Cisco Systems (CSCO) is buying Whiptail for $415 million. Will the flash memory-based storage deal pressure Cisco's relationships with EMC and NetApp (NTAP)?

DH Kass, Senior Contributing Blogger

September 10, 2013

2 Min Read
Cisco Buys Whiptail; Will Storage Deal Pressure EMC, NetApp Partnerships?

Networking giant Cisco Systems (CSCO) is buying flash storage specialist Whiptail for $415 million. What does this mean for Cisco’s EMC and NetApp (NTAP) relationships? Let’s start by reminding readers that vendors often compete and cooperate (“coopetition”). Here’s the analysis.

Cisco, which is a Whiptail investor, said it will incorporate the company’s solid state drive (SSD) storage technology into its Unified Computing System (UCS) strategy to improve application performance. Cisco said bringing SSD systems closer to the application will close the gap between the application performance demands from servers and what traditional storage systems can deliver.

The data storage move puts Cisco squarely in collaborator EMC’s (EMC) territory and could stress its relationship with the storage giant, which it relies on for enterprise storage solutions. In May 2012, EMC paid $430 million for flash storage maker XtremeIO, an Israeli startup, and primary Whiptail competitor, and followed it up in July of this year by grabbing ScaleIO for some $300 million.

Cisco also has a growing relationship with NetApp, which we’ll continue to watch closely.

Bigger Picture

Cisco joins a group of top IT companies sorting out their flash memory storage strategies. For example, Western Digital (WDC) on Monday bought Virident for some $645 million, following earlier moves by IBM (IBM) to buy Texas Memory Systems in August, 2012 and Dell’s investment this year in Skyera.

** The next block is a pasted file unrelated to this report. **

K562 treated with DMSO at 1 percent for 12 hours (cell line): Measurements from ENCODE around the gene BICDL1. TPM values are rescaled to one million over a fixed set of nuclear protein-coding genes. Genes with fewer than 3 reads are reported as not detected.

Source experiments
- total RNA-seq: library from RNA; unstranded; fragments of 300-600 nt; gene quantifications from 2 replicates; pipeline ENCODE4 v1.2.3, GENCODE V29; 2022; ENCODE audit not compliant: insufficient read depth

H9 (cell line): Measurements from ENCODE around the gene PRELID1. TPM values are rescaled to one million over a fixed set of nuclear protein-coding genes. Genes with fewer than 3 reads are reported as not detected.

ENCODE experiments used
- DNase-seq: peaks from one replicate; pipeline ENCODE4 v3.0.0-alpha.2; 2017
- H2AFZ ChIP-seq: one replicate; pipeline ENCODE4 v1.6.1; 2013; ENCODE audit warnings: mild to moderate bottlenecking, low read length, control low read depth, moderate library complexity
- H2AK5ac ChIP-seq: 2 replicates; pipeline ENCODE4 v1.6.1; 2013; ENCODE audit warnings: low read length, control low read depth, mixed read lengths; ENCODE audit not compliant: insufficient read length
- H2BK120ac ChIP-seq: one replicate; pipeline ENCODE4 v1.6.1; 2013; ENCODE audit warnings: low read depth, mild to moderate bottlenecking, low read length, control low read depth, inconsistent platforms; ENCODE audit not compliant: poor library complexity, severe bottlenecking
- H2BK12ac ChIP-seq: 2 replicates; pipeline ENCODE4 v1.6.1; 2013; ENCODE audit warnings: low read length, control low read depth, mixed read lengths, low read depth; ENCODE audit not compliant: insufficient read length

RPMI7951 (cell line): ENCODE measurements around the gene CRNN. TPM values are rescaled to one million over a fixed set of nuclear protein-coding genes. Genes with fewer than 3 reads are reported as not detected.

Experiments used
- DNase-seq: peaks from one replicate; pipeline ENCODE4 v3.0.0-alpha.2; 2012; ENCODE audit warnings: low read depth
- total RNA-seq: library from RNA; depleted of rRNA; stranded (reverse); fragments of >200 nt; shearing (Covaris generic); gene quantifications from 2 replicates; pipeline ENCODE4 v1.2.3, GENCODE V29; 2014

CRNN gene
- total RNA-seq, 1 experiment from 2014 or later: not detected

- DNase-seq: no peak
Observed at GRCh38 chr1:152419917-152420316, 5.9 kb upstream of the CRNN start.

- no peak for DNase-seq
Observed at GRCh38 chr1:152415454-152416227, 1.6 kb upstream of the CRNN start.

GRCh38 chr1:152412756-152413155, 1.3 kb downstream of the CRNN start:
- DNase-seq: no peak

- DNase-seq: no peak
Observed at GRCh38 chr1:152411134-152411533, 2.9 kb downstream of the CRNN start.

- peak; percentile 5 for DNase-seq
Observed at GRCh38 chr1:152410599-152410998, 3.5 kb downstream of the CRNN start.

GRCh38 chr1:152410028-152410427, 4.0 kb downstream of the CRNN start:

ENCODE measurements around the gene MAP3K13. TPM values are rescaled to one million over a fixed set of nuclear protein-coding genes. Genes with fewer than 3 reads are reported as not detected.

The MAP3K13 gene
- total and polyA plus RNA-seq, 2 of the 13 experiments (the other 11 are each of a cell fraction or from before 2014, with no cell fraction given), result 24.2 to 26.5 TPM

Under terms of the Cisco deal, Whiptail’s 80 employees will be folded into Cisco’s Computing Systems Product Group headed by Paul Perez, Cisco vice president and the unit’s general manager.

“We are focused on providing a converged infrastructure including compute, network and high performance solid state that will help address our customers’ requirements for next-generation computing environments,” said Perez.

Whiptail’s technology will enable Cisco to improve the UCS architecture by integrating data acceleration capabilities into the compute layer, simplifying customers’ data center environments by supplying better performance with more efficient use of physical space—in other words, doing more with less, Cisco said.

“As we continue to innovate our unified platform, Whiptail will help realize our vision of scalable persistent memory which is integrated into the server, available as a fabric resource and managed as a globally shared pool,” said Perez.

Cisco said it expects the transaction will close in the first quarter of 2014.

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About the Author(s)

DH Kass

Senior Contributing Blogger, The VAR Guy

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